The average retention rate of a nonprofit donor is 27%. And it’s increasingly expensive to find and convert a new donor. That means a ridiculous amount of nonprofit execs’ and fundraisers time is actually just spent replacing donors who ditched them—often, as the stat indicates, replacing 3/4 of the donor base every year! Yikes.
By contrast, the retention rates in well-operated monthly giving programs are often around 90%. And the amount a monthly donor gives is usually much higher (it’s easier to get most people to give $25 at a time than $100, but $25 x 12 months = $300!).
Well operated, though, is the key. Asking people to agree to write a monthly check isn’t enough. Monthly giving requires some extra effort to set up and run properly—but it’s well worth the effort.
A monthly donor program should:
(1) Be branded.
Give your program a name, an identity. You’re not just asking people to give you money once a month. You’re attracting them with a brand-within-a-brand. You want something that people are regularly reminded of in their daily life (because its name or feel is linked to common memory triggers), something with emotional resonance, something with a clear story of which people can be a part. There are different schools of thought on this and it depends on what your organization does, but often, connecting the brand to a specific need is helpful.
Compassion has done this for a long time with their Sponsor a Child program. Everybody knows what it is, it’s connected to a specific child, and it’s easy to buy into and tell people about.
(2) Be exclusive
What are you really asking people to join? People are tribal by nature; the us-vs.-them mentality is strong in the human psyche. There’s a reason people spend obscene amounts of money on football games, and get irrationally worked up when confronted with the latest outrage perpetrated by a member of the opposing political party. So a monthly donor program that makes people feel like part of the elite club provides a strong draw, and a strong sense of loyalty once inside (which in turn increases retention rates still further). Part of this is accomplished in the branding process. But you also have to think about perks (see below), how to tap into the emotions that made the member donate in the first place, and ways to make membership a membership, not just a bill.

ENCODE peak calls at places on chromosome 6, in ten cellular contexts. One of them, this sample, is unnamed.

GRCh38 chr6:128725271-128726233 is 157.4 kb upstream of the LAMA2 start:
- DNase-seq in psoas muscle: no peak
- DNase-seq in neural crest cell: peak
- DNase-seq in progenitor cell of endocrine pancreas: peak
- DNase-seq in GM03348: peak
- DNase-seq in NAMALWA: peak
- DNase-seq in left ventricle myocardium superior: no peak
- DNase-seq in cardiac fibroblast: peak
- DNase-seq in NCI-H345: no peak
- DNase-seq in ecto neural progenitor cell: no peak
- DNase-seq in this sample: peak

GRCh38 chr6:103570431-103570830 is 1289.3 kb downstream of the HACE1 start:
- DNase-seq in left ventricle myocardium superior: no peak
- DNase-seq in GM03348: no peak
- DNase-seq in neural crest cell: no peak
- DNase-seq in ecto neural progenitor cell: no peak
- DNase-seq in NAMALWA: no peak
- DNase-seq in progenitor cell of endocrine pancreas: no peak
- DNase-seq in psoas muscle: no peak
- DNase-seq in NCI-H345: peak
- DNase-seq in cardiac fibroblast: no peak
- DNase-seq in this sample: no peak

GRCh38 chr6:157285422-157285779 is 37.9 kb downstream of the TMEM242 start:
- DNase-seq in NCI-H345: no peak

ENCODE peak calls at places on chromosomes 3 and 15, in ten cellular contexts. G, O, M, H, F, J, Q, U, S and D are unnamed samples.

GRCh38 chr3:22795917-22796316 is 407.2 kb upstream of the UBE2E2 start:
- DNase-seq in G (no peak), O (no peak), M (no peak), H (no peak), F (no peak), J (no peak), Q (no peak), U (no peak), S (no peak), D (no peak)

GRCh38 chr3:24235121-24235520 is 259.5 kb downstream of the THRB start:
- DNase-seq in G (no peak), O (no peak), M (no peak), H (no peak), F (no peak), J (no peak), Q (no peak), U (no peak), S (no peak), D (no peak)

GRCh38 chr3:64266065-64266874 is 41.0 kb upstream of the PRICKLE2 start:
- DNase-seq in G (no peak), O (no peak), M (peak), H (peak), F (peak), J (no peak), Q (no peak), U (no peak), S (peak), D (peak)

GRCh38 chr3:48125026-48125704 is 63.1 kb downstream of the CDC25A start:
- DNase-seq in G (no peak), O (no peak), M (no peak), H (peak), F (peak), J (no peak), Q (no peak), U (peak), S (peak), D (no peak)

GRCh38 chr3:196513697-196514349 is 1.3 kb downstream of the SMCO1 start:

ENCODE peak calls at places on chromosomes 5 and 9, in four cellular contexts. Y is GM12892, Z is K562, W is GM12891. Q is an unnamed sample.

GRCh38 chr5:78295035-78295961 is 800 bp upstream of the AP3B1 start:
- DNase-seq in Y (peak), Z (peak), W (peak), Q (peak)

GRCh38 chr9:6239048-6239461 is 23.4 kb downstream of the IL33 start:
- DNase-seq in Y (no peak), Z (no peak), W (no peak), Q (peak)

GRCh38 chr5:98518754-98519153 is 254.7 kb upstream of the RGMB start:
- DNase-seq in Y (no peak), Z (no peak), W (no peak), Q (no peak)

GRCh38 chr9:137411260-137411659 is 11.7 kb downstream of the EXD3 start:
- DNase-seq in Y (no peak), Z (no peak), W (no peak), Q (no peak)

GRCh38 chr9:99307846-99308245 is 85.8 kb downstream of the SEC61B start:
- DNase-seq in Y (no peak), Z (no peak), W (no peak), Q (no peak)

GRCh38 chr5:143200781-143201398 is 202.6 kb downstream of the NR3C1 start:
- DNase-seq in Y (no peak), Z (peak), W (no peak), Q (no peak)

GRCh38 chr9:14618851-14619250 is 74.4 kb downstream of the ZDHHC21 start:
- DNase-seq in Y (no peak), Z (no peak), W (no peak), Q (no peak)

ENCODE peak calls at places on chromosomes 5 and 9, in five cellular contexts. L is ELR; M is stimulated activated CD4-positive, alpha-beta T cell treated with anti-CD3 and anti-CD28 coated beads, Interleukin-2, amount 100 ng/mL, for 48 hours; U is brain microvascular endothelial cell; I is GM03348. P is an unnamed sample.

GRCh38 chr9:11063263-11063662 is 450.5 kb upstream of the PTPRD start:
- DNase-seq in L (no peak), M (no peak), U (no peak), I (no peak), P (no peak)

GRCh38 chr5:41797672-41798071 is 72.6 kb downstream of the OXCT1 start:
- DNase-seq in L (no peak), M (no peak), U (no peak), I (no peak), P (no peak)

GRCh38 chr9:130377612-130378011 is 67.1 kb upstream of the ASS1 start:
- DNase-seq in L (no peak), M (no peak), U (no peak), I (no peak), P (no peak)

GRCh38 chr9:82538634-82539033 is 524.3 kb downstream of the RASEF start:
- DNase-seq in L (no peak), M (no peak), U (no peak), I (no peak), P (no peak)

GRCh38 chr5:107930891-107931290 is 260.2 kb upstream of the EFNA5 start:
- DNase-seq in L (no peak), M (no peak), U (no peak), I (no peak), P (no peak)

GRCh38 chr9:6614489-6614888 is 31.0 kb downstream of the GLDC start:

ISI makes getting a foot in the door really easy—it’s free!—but you immediately see the benefits of ramping up to paid levels of membership. Most exclusive of all, though, is their actual ISI Honors Fellow program for college students—loads of perks, application only, and long-term value.
(3) Be public
Social currency is a big deal. If your club is worth joining, it’s worth other people knowing somebody has joined. If you find ways to publicize membership, you increase the club’s visibility and the outside sense that, golly, all the cool people are doing this. You can do this by featuring members on your website and social, by having members-only events that are publicized on social media (so non-members can see their friends are going), or even with old-fashioned stuff like free t-shirts. But there’s another aspect to making it public, and that’s empowering your members to publicize it themselves; making membership and its benefits worth sharing, and making them social.
My local symphony has done such a good job building its season subscription program that probably 70-80% of the people in the seats for a concert appear to be season ticketholders (I know, because once in a while they make it public and ask all the season ticketholders to stand up). I personally have recruited half a dozen people to join me next season, and I routinely emote on Facebook about how good last night’s concert was.
(4) Have perks